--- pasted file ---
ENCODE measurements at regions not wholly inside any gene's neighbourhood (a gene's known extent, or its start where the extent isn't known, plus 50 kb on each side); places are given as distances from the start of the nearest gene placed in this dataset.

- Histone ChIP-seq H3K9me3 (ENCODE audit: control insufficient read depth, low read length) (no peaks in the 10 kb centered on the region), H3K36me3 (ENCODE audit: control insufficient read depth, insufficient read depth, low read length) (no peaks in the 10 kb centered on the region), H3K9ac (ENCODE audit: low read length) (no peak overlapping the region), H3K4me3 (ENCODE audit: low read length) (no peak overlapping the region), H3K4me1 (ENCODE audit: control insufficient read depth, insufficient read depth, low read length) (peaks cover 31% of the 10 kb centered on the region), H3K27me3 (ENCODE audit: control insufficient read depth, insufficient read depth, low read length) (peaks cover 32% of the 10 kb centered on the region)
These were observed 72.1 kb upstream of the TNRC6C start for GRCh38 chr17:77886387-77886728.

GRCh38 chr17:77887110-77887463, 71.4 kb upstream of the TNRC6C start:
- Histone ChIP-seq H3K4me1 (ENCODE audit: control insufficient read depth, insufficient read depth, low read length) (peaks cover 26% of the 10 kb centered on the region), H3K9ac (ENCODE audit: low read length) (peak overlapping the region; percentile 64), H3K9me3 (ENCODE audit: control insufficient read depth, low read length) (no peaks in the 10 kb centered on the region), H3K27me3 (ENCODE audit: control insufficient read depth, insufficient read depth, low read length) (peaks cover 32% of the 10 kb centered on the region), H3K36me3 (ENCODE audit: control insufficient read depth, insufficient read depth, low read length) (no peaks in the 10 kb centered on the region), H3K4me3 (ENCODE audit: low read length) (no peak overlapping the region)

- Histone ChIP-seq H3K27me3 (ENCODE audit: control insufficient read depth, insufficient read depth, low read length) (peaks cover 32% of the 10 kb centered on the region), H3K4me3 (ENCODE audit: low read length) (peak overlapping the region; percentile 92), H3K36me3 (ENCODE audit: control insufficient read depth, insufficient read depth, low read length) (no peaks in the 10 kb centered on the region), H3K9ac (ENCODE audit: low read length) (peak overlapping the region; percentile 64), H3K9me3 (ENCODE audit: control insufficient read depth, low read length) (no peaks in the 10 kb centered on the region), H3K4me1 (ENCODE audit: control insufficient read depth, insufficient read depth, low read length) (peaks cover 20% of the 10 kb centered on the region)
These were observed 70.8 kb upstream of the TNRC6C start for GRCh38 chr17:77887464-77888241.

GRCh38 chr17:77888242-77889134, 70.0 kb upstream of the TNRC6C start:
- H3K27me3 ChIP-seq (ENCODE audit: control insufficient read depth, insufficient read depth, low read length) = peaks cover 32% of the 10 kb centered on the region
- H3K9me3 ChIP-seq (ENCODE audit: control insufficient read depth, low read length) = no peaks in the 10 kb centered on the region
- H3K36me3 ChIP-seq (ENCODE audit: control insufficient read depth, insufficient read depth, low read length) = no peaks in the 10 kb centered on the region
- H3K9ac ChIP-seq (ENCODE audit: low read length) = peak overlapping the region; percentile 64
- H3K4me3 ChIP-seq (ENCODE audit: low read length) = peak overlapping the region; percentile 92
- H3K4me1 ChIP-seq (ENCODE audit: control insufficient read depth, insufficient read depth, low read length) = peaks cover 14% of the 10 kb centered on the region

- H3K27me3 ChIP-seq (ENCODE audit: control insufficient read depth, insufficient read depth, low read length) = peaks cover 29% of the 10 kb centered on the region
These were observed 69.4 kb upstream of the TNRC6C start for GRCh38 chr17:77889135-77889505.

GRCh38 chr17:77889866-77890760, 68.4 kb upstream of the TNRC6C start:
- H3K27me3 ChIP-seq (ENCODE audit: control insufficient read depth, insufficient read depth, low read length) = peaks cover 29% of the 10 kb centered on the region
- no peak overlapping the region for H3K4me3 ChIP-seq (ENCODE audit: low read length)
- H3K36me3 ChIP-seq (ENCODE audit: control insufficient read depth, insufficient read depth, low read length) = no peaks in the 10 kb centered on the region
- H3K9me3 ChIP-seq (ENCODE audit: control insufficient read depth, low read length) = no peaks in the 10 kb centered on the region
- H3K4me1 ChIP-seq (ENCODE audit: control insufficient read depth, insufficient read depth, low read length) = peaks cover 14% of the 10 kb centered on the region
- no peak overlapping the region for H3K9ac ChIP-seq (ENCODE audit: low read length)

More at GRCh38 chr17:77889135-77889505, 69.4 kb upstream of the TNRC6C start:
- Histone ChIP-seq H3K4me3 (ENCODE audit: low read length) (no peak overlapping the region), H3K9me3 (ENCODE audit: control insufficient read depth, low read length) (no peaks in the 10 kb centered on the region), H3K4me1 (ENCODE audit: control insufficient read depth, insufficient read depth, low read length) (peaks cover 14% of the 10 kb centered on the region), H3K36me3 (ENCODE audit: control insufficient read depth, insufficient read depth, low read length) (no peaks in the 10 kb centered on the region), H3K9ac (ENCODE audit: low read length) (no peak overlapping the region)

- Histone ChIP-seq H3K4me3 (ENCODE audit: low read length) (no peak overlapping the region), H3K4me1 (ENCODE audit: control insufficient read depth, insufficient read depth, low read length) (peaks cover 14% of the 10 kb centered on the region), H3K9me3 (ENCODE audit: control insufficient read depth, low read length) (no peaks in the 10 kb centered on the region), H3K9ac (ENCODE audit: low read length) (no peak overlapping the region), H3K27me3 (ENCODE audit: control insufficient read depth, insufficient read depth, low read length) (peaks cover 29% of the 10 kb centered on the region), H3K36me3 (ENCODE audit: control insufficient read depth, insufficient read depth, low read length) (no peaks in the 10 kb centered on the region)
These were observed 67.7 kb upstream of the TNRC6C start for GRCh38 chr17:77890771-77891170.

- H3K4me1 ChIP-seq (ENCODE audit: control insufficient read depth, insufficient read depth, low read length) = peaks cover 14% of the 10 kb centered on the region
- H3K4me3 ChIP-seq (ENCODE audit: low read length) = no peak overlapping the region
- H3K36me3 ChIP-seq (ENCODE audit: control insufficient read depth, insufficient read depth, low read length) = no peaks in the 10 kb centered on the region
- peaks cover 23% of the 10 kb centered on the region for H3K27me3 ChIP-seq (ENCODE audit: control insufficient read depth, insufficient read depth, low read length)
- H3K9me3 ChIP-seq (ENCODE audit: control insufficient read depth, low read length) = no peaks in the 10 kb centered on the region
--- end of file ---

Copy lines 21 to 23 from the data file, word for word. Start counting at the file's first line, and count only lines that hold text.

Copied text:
- H3K9me3 ChIP-seq (ENCODE audit: control insufficient read depth, low read length) = no peaks in the 10 kb centered on the region
- H3K4me1 ChIP-seq (ENCODE audit: control insufficient read depth, insufficient read depth, low read length) = peaks cover 14% of the 10 kb centered on the region
- no peak overlapping the region for H3K9ac ChIP-seq (ENCODE audit: low read length)